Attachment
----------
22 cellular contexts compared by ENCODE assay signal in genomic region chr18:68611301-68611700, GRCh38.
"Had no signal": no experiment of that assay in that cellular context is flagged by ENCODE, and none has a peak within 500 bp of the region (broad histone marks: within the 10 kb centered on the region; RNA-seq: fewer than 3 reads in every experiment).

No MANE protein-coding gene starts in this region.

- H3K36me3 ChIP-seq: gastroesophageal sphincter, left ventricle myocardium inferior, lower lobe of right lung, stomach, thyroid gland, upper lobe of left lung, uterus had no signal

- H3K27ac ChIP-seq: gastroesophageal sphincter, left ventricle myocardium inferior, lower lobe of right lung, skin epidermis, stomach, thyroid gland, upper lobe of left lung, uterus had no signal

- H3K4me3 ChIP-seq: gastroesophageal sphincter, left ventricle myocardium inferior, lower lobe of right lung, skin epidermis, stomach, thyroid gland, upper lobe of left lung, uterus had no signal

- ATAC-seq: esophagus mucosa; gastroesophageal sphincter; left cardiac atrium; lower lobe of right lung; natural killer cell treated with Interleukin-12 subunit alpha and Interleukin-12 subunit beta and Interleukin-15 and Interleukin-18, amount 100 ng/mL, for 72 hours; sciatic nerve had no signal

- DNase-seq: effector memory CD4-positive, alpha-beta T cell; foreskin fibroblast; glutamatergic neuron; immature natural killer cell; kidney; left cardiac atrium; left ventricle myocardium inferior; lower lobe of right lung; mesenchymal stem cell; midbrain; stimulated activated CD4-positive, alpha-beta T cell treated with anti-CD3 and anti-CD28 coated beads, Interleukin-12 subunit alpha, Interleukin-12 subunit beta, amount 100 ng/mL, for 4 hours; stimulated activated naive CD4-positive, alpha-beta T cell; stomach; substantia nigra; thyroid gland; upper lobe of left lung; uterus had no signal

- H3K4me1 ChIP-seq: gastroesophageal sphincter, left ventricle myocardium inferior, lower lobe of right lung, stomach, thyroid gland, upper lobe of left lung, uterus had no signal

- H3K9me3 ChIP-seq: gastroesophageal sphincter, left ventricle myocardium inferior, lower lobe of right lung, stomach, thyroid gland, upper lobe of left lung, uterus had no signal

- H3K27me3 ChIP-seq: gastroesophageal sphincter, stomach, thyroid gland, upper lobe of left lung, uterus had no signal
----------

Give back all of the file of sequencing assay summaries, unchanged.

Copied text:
22 cellular contexts compared by ENCODE assay signal in genomic region chr18:68611301-68611700, GRCh38.
"Had no signal": no experiment of that assay in that cellular context is flagged by ENCODE, and none has a peak within 500 bp of the region (broad histone marks: within the 10 kb centered on the region; RNA-seq: fewer than 3 reads in every experiment).

No MANE protein-coding gene starts in this region.

- H3K36me3 ChIP-seq: gastroesophageal sphincter, left ventricle myocardium inferior, lower lobe of right lung, stomach, thyroid gland, upper lobe of left lung, uterus had no signal

- H3K27ac ChIP-seq: gastroesophageal sphincter, left ventricle myocardium inferior, lower lobe of right lung, skin epidermis, stomach, thyroid gland, upper lobe of left lung, uterus had no signal

- H3K4me3 ChIP-seq: gastroesophageal sphincter, left ventricle myocardium inferior, lower lobe of right lung, skin epidermis, stomach, thyroid gland, upper lobe of left lung, uterus had no signal

- ATAC-seq: esophagus mucosa; gastroesophageal sphincter; left cardiac atrium; lower lobe of right lung; natural killer cell treated with Interleukin-12 subunit alpha and Interleukin-12 subunit beta and Interleukin-15 and Interleukin-18, amount 100 ng/mL, for 72 hours; sciatic nerve had no signal

- DNase-seq: effector memory CD4-positive, alpha-beta T cell; foreskin fibroblast; glutamatergic neuron; immature natural killer cell; kidney; left cardiac atrium; left ventricle myocardium inferior; lower lobe of right lung; mesenchymal stem cell; midbrain; stimulated activated CD4-positive, alpha-beta T cell treated with anti-CD3 and anti-CD28 coated beads, Interleukin-12 subunit alpha, Interleukin-12 subunit beta, amount 100 ng/mL, for 4 hours; stimulated activated naive CD4-positive, alpha-beta T cell; stomach; substantia nigra; thyroid gland; upper lobe of left lung; uterus had no signal

- H3K4me1 ChIP-seq: gastroesophageal sphincter, left ventricle myocardium inferior, lower lobe of right lung, stomach, thyroid gland, upper lobe of left lung, uterus had no signal

- H3K9me3 ChIP-seq: gastroesophageal sphincter, left ventricle myocardium inferior, lower lobe of right lung, stomach, thyroid gland, upper lobe of left lung, uterus had no signal

- H3K27me3 ChIP-seq: gastroesophageal sphincter, stomach, thyroid gland, upper lobe of left lung, uterus had no signal